Sealing air leaks (in windows, doors, walls, ducts, etc.) and improving ventilation will help your heat pump run more efficiently. Installing and upgrading insulation helps as well. When measuring a heat pump’s efficiency, ratings to consider include the seasonal energy efficiency ratio (SEER), which measures cooling capacity compared to the system’s energy requirements. Heating seasonal performance factor (HSPF) compares heating capacity to energy consumption.
*To receive an Energy Star label, a unit must be rated at least SEER 15 and HSPF 8.5.
Outdoor Unit Location
An outdoor unit can be mounted using foundation brackets, which minimize noise and keep the unit out of the way. Ground stands help reduce noise but may be susceptible to frost. A wall-mount system is out of the way but can transmit noise into your home. Here are some other considerations as to where to put the outdoor unit:
- Airflow: Hiding the unit in a tight space or behind shrubs can restrict airflow. Make sure there’s ample clearance around it.
- Aesthetics: Some units can be large and imposing, depending on the type, so carefully consider placement and home design to control its visual impact.
- Ease of Service: Choose a location that’s accessible to simplify maintenance and professional service.
- Doors and Windows: Outdoor units can interfere with opening doors and windows. Defrosting in winter can create icy patches on walkways. Therefore, placement must be carefully considered.
- Runoff: If a roof drip line is near the unit, water exposure can be a problem. Choose a better location or install a rain cap on the unit.
Location of the Indoor Unit
Indoor wall units are the most popular, efficient, and convenient. Mounted high on a wall, they can heat or cool large areas. Less visible options include floor units and ceiling cassettes that can be mounted above a suspended ceiling with only the vent visible. A mini-duct or compact-duct unit may also be located above the ceiling or below the floor.
When installing an indoor unit for a heat pump, consider the following:
- Airflow: An indoor unit should be located near an open space and not next to a doorway. Heat doesn’t easily pass through closed doors.
- Rising Heat: Naturally, heat rises, so a unit in heating mode won’t heat a level below it. However, some heat may rise to the floor above.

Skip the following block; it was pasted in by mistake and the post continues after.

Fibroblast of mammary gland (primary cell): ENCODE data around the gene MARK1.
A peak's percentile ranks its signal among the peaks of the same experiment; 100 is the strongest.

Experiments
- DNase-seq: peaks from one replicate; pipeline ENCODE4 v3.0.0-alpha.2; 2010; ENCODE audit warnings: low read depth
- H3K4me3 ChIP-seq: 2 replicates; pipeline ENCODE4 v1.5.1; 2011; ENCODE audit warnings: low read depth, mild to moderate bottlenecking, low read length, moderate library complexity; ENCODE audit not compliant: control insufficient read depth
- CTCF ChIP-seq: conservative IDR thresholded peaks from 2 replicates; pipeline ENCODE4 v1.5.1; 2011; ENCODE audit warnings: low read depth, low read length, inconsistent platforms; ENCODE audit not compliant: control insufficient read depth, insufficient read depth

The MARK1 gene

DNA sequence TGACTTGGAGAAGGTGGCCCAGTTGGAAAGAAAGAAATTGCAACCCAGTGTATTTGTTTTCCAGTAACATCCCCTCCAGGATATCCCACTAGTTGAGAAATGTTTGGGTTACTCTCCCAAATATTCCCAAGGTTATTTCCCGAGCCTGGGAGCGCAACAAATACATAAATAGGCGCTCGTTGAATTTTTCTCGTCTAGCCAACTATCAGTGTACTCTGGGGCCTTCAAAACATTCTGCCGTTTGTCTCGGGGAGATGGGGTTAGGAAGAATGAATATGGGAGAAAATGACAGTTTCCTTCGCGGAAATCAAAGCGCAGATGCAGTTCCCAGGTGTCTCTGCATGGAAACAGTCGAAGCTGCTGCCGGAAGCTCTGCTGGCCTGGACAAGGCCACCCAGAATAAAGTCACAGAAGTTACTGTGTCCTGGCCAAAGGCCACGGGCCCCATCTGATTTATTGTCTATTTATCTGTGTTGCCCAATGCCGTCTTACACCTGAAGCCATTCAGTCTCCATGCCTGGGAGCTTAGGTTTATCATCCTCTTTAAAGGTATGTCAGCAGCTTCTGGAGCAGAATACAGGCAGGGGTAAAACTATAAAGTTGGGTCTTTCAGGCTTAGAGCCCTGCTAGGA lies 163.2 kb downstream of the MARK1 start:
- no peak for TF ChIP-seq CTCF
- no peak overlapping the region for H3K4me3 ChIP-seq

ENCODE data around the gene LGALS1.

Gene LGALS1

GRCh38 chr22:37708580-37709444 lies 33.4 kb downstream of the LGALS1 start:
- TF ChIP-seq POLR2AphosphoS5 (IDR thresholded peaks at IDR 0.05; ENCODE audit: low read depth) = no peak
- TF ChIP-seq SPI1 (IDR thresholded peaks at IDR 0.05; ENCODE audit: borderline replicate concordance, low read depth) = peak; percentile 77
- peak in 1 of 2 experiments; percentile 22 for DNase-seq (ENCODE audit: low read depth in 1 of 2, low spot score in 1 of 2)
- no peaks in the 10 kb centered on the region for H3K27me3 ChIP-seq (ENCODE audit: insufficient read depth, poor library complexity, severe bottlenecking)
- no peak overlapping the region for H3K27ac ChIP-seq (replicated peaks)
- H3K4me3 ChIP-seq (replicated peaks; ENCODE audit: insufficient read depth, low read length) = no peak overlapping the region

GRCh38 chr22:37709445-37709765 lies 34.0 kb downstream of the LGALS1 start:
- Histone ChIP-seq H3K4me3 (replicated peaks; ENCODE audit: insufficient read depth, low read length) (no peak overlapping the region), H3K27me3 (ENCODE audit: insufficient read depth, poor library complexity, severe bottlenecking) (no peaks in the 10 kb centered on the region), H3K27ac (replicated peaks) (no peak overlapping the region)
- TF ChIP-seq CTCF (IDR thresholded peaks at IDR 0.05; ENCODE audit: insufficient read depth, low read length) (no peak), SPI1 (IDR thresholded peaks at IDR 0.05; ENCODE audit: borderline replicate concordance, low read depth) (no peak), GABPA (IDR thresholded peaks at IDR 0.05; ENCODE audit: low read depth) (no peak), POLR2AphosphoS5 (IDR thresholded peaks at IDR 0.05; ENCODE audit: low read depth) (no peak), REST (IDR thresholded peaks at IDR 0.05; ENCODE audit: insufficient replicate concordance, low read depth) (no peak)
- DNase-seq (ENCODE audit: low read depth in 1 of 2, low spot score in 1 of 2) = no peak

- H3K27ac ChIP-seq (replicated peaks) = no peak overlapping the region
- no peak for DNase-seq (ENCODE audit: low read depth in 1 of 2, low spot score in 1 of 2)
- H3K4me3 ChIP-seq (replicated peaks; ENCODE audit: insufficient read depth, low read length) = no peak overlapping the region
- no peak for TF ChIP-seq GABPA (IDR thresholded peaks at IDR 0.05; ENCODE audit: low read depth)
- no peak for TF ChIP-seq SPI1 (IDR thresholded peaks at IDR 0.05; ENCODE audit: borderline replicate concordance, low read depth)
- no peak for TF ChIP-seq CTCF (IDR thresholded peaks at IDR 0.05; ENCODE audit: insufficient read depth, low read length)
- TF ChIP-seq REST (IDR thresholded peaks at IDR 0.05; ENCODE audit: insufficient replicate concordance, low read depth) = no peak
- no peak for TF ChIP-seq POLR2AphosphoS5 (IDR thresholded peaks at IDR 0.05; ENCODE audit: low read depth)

- Thermostat Placement: An existing thermostat should be moved to an area not served by the heat pump, to avoid interfering with its readings. The heat pump’s thermostat should be located only in the area it serves.
Other Heat Pump Equipment
When considering heat pump installation in San Jose, CA, there’s more than the outdoor and indoor units to install. The system also has line sets. Indoor lines can be hidden while outdoor lines can be matched in color to the exterior or made shorter to reduce visibility. A condensate drain line is needed to remove water (into a sewer line, garden, gutter, or sump hole) when the unit is running in AC or dehumidification mode.
Other considerations with air-source heat pumps include the use of thermostatic expansion valves, which move refrigerant with more precision. Variable-speed blowers increase efficiency, while copper tubing with inside grooves increases surface area for heat dissipation and extraction. Local code requirements are also important to consider, as they can impact installation costs and there could be costly fines for violations.
Hire a Heat Pump Installation Professional
At IRBIS, our experienced technicians provide a consultation, whole-house inspection, and custom solution. When installing a heat pump, we obtain the proper permits as well. Each installation is one-of-a-kind while home size, temperature preferences, and all other relevant factors are considered. To learn about special offers and financing or request heat pump installation in San Jose, CA, or surrounding areas in Northern California, call 669-266-5464 or book an appointment online.